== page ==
No doubt this quirky and totally Greta movie received a lot of support from the Big Apple for showcasing several city tourist attractions, but it did not do the story any good. Despite the overwhelming exposure for the location, the story is good enough and the film entertaining. But one still has to ask what kind of movie it would have been if it had been set in a more ordinary American location. More acting and less scenery.
Writer-director Rebecca Miller (story by Karen Rinaldi) follows up “Private Lives of Pippa Lee” and “The Ballad of Jack and Rose” with this relatively formulaic treatment of ingénue Maggie struggling with life in the big city.
Maggie has problems with sustaining relationships and has decided to take the issue into her own hands, literally, and have a child on her own. This yields a half hour of maneuvering to find the right sperm donor and the marginally funny attempts at self-impregnation.
If you enjoy Greta, you go along with this and the tour of the city, including the mathematician turned pickle maker in Brooklyn who is the shy sperm donor. As this is not working out, Maggie runs into John (Ethan Hawke) who is married with two kids to Georgette (Julianne Moore). Everybody lives in million dollar apartments, has steady jobs and is unhappy. Life in paradise is such a bore.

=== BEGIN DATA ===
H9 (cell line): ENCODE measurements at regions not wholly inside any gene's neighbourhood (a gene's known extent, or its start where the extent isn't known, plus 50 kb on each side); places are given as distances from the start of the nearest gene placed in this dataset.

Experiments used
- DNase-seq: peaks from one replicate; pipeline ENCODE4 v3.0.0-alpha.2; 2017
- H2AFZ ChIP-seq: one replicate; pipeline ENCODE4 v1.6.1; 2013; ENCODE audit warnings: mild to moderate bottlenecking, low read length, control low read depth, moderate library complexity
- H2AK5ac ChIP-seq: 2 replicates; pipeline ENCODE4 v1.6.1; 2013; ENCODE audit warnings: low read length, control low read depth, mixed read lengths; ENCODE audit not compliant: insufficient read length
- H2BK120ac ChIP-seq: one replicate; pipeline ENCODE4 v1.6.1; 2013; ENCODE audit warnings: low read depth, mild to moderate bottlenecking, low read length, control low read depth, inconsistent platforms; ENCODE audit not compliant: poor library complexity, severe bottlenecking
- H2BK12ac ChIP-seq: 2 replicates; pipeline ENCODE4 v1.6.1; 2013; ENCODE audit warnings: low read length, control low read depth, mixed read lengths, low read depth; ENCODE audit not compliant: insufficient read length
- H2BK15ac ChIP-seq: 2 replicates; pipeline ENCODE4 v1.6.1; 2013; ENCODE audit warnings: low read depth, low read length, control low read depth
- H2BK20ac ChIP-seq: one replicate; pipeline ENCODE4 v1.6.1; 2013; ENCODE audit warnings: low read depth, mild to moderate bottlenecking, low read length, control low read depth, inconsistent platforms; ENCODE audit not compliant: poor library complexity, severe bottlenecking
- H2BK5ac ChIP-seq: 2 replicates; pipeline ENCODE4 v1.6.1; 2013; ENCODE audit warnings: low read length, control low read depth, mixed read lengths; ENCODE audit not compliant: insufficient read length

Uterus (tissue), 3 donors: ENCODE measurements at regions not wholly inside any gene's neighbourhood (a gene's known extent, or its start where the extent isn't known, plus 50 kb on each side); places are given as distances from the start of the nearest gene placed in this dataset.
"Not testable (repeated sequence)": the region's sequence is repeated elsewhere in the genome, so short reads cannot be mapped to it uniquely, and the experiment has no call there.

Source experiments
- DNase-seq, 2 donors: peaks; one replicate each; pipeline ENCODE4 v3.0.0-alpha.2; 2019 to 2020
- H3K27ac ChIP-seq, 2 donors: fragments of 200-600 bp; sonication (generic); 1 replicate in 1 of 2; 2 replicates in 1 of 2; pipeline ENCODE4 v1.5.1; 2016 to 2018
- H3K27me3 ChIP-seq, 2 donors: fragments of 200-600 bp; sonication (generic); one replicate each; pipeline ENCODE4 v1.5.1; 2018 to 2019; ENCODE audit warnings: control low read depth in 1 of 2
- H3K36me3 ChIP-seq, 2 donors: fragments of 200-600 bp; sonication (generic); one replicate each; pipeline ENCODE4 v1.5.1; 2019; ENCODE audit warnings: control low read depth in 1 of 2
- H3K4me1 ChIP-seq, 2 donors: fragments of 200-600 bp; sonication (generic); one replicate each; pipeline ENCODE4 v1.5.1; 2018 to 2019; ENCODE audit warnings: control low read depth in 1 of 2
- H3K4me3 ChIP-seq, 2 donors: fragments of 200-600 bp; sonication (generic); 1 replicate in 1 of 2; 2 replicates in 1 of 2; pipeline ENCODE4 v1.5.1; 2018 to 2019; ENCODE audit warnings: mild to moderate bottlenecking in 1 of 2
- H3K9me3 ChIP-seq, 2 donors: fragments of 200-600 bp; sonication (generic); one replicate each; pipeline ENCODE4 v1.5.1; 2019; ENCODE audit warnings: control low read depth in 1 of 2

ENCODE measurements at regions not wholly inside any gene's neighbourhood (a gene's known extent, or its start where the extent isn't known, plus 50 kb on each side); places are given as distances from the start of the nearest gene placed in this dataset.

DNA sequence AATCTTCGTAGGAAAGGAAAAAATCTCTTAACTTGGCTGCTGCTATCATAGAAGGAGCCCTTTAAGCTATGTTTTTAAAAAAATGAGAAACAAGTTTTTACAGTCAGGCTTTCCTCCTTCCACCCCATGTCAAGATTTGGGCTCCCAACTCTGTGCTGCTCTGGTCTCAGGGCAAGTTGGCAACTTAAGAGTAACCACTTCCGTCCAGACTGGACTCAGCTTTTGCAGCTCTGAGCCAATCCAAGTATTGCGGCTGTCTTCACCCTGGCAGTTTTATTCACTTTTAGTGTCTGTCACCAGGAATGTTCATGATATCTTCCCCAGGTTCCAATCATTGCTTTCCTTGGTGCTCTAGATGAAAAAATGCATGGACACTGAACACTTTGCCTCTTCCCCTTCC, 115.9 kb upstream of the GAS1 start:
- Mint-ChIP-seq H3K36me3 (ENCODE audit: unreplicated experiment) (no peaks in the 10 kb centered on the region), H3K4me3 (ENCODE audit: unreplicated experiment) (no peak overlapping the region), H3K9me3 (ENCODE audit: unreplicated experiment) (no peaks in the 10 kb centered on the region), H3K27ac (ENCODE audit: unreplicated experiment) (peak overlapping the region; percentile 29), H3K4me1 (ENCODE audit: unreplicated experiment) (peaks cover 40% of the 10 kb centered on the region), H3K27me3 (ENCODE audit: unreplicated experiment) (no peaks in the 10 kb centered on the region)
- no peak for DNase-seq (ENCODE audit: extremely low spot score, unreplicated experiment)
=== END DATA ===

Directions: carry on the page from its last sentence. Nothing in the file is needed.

Maggie inserts herself into the marriage and a rom-com of sorts is born. No tragedy here, nobody is killed or goes to prison, but everybody learns a lesson and the film ends with a kiss and black ink on the bottom line.
What kind of story would this have been set in Kansas? The photography is overwhelmingly bright and perky and in spite of the personal drama everybody seems ready for a new day. Set in a location without the million dollar apartments and the tenured professorships at Columbia, this could be a dark and deadly situation. Set in New York it is presented as a fairly normal blip in the course of married life which works itself out in the end.
If there is a moral, it is that life sometimes turns out OK no matter what dumb adults try to do. As in Moore’s much better “The Kids Are All Right,” the kids know more than the adults and call them out. Good lesson there for kids growing up with dysfunctional parents, but will the kids watch this movie? Some of the success of “Kids” is due to the absence of the overwhelming location. This forces the story to stand alone and emphasizes the actors rather that the mise en scène. “Maggie’s Plan” could have been a more forceful and significant film if it had done that.
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